The results presented fully explained observed spatial clustering of paediatric TB in the study area. The temporal trend of TB decreased over the study period, and the incidence was shown to have seasonal variation, with more TB observed in the spring. The decline of TB incidence in north-western Ethiopia over the study period might be due to improvements in TB treatment outcomes and TB care overall (Datiko and Lindtjørn, 2009; Dangisso et al., 2015a). According to the World Health Organization (WHO), the TB treatment success rate for new cases increased in Ethiopia from 77% in 2010 to 89% in 2015 (WHO, 2012, 2016). This could be also associated with expansions of directly observed therapy (DOT) and other prevention programmes (MOH, 2008; Dangisso et al., 2015a). The national TB programme report from the Ministry of Health (MOH) showed that the number of hospitals and health centres providing DOT services in the country increased by more than 62% between 2010 and 2013 (MOH, 2013).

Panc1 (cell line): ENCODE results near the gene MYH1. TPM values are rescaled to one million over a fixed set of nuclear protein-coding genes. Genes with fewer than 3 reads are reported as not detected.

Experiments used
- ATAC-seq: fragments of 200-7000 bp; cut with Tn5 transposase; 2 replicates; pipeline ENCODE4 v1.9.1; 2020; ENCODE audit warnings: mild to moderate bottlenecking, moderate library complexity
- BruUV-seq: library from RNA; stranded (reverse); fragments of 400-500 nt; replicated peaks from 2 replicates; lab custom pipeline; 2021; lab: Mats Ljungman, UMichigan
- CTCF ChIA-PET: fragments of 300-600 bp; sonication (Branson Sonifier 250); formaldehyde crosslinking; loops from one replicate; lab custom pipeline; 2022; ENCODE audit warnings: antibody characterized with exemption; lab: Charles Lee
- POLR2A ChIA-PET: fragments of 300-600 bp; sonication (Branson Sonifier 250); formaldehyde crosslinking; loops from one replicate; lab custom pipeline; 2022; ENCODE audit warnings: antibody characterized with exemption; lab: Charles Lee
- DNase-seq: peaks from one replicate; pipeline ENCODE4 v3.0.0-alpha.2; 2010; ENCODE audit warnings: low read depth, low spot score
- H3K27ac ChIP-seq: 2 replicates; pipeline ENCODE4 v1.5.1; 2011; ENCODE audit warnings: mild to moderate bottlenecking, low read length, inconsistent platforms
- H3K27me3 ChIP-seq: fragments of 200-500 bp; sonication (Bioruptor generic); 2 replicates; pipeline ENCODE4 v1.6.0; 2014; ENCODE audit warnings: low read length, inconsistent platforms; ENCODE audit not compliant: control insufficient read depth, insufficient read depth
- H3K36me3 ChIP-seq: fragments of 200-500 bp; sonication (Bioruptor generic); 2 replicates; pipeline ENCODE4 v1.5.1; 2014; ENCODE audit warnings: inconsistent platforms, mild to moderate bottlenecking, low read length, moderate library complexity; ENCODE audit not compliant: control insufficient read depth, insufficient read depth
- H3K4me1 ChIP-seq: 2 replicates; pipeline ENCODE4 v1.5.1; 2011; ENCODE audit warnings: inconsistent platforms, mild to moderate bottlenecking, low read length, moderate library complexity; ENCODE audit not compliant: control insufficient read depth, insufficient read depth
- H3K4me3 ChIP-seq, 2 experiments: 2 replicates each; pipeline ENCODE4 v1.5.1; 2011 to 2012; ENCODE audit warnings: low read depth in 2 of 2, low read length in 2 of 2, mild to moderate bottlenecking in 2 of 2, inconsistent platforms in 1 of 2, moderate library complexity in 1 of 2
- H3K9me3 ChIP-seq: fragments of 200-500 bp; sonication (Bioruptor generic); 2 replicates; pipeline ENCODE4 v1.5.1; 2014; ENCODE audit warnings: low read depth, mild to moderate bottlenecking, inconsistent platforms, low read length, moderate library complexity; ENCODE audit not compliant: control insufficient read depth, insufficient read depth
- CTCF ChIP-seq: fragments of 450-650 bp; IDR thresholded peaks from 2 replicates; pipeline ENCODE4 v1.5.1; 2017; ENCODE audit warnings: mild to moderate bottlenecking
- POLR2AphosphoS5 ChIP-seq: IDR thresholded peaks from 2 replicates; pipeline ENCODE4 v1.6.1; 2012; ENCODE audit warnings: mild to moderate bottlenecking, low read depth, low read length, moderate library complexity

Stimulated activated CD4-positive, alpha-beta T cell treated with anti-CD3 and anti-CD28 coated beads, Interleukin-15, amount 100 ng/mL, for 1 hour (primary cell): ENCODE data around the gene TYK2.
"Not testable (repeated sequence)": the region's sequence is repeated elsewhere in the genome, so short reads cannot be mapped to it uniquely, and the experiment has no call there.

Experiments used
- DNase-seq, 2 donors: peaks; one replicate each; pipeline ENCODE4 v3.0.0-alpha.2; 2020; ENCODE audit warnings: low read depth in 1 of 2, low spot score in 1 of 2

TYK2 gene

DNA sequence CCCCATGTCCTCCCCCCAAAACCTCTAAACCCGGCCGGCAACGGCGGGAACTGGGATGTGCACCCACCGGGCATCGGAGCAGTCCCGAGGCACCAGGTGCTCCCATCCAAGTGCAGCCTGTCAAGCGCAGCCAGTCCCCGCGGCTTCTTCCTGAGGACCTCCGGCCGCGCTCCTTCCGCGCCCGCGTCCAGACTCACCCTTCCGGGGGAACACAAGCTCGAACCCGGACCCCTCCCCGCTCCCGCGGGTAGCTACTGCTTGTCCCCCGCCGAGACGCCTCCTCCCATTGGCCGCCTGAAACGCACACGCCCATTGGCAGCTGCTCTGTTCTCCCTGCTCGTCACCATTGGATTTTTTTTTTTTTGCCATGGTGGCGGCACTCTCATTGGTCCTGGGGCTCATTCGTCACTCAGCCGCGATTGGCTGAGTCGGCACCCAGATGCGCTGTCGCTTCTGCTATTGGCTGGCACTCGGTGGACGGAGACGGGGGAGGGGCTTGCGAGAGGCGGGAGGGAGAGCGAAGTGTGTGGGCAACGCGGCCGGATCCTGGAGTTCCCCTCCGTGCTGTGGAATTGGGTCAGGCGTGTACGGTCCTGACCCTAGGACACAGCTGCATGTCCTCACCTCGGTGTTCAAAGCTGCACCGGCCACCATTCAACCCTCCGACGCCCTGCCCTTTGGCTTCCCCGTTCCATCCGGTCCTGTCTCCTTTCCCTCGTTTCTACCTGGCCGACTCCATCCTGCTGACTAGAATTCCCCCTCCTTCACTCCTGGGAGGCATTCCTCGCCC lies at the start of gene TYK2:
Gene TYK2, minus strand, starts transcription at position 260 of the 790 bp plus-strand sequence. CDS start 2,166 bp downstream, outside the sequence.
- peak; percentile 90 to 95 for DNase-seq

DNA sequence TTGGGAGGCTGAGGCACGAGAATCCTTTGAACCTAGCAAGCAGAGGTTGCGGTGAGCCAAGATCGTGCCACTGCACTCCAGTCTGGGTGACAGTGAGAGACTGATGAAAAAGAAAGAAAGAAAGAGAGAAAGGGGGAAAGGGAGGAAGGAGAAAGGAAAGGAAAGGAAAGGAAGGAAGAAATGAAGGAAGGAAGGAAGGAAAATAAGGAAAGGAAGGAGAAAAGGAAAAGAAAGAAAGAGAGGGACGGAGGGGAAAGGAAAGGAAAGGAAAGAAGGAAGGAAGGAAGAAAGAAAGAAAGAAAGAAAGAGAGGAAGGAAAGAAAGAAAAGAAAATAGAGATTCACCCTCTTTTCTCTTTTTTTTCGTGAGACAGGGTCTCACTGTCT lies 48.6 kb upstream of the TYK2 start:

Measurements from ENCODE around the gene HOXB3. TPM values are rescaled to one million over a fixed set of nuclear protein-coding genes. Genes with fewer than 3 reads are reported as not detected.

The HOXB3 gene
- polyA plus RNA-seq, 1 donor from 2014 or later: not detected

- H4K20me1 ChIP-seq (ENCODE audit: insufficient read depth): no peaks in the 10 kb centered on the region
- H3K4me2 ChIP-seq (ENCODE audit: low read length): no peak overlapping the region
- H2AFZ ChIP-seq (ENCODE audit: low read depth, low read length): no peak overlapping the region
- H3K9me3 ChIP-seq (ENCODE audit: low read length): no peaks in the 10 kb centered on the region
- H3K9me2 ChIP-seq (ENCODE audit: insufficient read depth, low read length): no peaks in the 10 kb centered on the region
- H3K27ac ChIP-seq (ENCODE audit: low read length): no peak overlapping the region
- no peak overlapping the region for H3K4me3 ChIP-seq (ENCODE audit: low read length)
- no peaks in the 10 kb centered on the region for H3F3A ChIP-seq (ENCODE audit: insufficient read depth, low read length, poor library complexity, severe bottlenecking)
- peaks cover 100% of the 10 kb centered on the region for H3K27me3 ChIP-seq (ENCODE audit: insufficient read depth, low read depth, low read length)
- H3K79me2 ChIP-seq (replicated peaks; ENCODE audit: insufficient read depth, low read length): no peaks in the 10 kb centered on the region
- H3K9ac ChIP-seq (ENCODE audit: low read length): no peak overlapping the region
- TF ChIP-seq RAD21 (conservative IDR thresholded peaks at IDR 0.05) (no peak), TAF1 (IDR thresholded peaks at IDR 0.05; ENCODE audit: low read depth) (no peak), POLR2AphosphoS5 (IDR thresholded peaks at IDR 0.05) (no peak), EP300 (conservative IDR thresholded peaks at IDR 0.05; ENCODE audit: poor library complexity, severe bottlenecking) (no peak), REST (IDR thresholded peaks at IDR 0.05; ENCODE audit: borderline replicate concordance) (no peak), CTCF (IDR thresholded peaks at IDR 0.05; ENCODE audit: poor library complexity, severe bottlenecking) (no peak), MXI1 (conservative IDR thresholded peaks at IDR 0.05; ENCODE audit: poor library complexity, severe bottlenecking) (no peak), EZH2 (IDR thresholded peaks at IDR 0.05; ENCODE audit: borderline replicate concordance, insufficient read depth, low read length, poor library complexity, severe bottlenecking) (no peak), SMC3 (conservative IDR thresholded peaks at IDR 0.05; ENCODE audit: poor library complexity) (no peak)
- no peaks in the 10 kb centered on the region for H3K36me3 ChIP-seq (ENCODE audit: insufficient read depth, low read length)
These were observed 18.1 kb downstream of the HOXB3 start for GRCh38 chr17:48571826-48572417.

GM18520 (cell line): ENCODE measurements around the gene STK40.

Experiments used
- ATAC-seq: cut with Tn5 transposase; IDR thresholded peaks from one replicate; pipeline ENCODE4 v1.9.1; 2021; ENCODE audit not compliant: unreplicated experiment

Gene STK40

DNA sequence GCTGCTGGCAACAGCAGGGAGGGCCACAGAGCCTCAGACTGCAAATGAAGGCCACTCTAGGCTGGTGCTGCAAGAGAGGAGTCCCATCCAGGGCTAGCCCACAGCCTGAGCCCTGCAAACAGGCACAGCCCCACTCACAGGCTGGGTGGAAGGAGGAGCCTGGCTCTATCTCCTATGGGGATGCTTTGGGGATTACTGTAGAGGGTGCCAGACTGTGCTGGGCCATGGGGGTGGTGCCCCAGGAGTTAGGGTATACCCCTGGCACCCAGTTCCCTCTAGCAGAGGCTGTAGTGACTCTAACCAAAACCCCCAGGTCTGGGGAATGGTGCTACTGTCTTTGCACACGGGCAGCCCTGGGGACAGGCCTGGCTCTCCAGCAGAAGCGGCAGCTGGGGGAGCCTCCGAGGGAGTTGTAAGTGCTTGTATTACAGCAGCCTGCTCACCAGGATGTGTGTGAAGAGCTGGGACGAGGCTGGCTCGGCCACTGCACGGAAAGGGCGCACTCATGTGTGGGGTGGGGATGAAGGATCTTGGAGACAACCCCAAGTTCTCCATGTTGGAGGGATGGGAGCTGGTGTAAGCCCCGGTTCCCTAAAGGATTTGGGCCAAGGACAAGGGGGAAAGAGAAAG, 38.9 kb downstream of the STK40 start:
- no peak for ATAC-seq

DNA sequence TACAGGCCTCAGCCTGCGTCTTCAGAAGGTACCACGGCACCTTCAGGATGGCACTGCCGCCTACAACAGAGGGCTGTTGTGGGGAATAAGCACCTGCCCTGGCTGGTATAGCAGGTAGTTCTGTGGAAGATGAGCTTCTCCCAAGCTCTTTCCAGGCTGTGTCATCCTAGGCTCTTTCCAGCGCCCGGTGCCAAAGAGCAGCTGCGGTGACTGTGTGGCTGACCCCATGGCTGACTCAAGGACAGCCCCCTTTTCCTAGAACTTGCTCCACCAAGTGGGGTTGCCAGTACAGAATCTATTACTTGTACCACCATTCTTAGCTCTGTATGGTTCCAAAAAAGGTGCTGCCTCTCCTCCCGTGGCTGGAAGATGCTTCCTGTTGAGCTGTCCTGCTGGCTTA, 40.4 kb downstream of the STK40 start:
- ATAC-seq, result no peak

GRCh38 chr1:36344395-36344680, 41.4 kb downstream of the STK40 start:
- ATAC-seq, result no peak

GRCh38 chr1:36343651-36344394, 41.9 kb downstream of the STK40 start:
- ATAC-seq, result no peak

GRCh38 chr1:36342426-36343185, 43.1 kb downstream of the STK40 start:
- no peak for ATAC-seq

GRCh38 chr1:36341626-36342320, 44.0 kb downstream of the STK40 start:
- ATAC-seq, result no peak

The observed seasonal pattern, with a peak observed from March to May (i.e., spring) could be a consequence of high rates of TB transmission during the winter season resulting in active TB developing several weeks or months later (Vynnycky and Fine, 2000; Marais et al., 2004a). This is consistent with previous studies where high rates of TB transmission have occurred during the winter season (Thorpe et al., 2004; Fares, 2011; Willis et al., 2012), which could be due to seasonal variations in food availability and food intake (Roba et al., 2015; Hirvonen et al., 2016), indoor overcrowding (Parrinello et al., 2012) and low exposure to sunlight and its subsequent impact on vitamin D levels (Webb et al., 1988; Sherman et al., 1990; Nnoaham and Clarke, 2008). In addition, during the winter season there are high levels of rainfall and humidity, which may decrease airflow and favour TB transmission. This is supported by our results, whereby high rainfall recorded was associated with increased incidence of TB (Figure 3).